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  1. #1
    Join Date
    Jan 2007
    Location
    berkshire county MA
    Posts
    1,472

    Default tips on using a bee vac?

    So my beevac is done and I will need to use it next week. I would appreciate any advice. I assume I would start with the air gate more open and increase the suction till it's working properly. How far away should it be held to just get bees? Do you just experiment till you get the hang of it? Thanks for any help.

  2. #2
    Join Date
    Oct 2006
    Location
    Fort McMurray, Canada
    Posts
    220

    Default bees can cling

    It is hard to vac a bee setting on rough wood or comb, at least with the one I made. They can really hang on. You may have to cover them with the end and kinda scrape gently to make them let go. Or brush them into the danger zone.

    I start with the air control mostly open just where a flying bee will be picked up from an inch or two. If you can hear them banging down the hose, you are losing bees.

    Later, when they are stinging me and I am trying to finish the last of the die hards, I crank her up a bit.

    Keep(make) a few extra inner boxes as this time of year the bees will overheat quickly.
    Lat 56N

  3. #3
    Join Date
    Jan 2007
    Location
    berkshire county MA
    Posts
    1,472

    Default

    flathead, thanks. I know how they can cling because I've used a blower before to clear supers. Now I use trianglular escape boards.

  4. #4
    Join Date
    Nov 2004
    Location
    Kirkland, WA, USA
    Posts
    1,020

    Default

    My vac is designed so that it has extremely low suction at the start. Then once I validate that I don't have enough power to suck them off I start covering the first vacuum gate. Once it sucks off a clump of bees that are holding loosely one I have it set to go. Good luck!
    http://www.voiceofthehive.com - Tales of Beekeeping and Honeybees

  5. #5
    Join Date
    Aug 2006
    Location
    Danbury, CT
    Posts
    2,887

    Default

    I run mine full bore. It makes for a shorter ride and less die the faster I vacuum. I run it for 20-30 mins and then turn it off for 15 or so making sure to open the air vents back up.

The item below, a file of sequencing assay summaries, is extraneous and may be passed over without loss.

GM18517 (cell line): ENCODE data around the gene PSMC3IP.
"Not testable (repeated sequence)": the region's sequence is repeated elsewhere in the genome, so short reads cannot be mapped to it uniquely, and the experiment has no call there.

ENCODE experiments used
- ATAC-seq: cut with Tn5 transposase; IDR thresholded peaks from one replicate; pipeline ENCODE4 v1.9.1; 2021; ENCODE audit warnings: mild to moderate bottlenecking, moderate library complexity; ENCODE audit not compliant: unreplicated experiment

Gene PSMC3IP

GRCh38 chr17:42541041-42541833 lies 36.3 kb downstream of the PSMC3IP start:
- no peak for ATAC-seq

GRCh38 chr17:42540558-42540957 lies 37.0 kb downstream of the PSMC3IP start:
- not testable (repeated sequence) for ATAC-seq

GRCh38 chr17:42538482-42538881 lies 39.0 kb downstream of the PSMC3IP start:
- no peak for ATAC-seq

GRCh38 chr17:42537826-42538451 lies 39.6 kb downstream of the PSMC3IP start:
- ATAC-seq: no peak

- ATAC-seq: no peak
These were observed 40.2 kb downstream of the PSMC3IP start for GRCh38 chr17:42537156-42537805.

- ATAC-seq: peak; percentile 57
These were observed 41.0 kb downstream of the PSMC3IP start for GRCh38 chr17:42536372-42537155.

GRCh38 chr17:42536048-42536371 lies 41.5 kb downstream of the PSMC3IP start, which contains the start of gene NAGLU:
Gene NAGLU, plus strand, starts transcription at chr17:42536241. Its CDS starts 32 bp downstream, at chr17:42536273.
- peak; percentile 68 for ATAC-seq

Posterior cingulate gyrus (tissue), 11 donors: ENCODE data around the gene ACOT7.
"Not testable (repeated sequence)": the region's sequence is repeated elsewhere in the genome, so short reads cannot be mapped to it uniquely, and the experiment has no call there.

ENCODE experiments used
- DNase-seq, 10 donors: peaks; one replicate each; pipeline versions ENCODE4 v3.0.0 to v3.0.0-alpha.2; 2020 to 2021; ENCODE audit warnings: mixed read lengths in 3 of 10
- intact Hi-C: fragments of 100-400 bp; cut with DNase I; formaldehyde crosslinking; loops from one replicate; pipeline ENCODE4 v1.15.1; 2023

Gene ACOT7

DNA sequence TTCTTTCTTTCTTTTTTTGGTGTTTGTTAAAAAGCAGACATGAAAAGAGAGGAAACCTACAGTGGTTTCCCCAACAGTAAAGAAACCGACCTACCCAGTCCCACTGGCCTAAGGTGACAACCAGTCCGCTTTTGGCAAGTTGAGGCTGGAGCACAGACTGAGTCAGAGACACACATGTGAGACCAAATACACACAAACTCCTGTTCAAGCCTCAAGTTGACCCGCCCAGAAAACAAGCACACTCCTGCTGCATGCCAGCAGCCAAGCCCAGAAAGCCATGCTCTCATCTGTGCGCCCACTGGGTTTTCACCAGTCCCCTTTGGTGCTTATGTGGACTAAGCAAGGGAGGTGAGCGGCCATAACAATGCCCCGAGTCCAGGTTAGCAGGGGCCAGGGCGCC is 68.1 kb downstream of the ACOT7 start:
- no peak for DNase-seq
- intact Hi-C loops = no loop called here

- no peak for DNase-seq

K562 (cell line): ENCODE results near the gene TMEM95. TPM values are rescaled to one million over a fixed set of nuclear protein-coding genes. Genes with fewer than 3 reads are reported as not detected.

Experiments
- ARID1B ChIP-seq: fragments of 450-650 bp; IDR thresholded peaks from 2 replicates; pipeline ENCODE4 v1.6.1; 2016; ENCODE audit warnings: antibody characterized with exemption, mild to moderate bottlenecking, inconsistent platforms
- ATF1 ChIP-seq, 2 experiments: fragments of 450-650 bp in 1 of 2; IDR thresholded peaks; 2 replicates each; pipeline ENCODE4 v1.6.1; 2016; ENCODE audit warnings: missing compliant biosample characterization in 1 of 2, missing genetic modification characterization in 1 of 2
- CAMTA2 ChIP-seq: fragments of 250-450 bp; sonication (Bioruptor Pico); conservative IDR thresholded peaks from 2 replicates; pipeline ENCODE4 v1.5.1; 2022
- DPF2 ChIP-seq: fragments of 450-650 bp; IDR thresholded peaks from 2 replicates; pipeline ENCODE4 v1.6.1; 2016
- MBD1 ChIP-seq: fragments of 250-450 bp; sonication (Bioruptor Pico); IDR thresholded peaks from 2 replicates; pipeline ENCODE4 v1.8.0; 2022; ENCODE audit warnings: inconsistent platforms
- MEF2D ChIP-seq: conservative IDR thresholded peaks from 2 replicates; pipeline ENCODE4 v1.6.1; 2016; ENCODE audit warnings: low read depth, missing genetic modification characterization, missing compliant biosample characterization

Always question Conventional Wisdom.

  6. #6
    Join Date
    Oct 2002
    Location
    The Scenic Flint Hills , KS
    Posts
    5,159

    Sucking bees

    My old one had a one inch hose, I had to adjust it to barely pull the bees off the comb or it would kill a lot of bees.

    My new one has a two inch hose with a one inch nozzle. It pulls the bees off the comb quite easily and they take the wild ride slower than the old vac. The one inch nozzle creates a higher velocity at the working end and once they are in the two inch hose the velocity is much slower. That does tend to create a secondary problem with bees clumping in the hose if the suction is too low. I use the full twelve foot length and have little problems since the inside is smooth and the volume is low.
    Bullseye Bill in The Scenic Flint Hills , KS
    www.myspace.com/dukewilliam

  7. #7
    Join Date
    Jan 2007
    Location
    piedmont s.c.
    Posts
    244

    Smile bee vac

    it is all about horse power of the vac and hose size. i never have to ajust mine,the right combo is 2and 1/2 in hose 3 or4 hp with a reduced end that sucks the bees at 1 in , have used it for 8 years that way. good luck ROCK.

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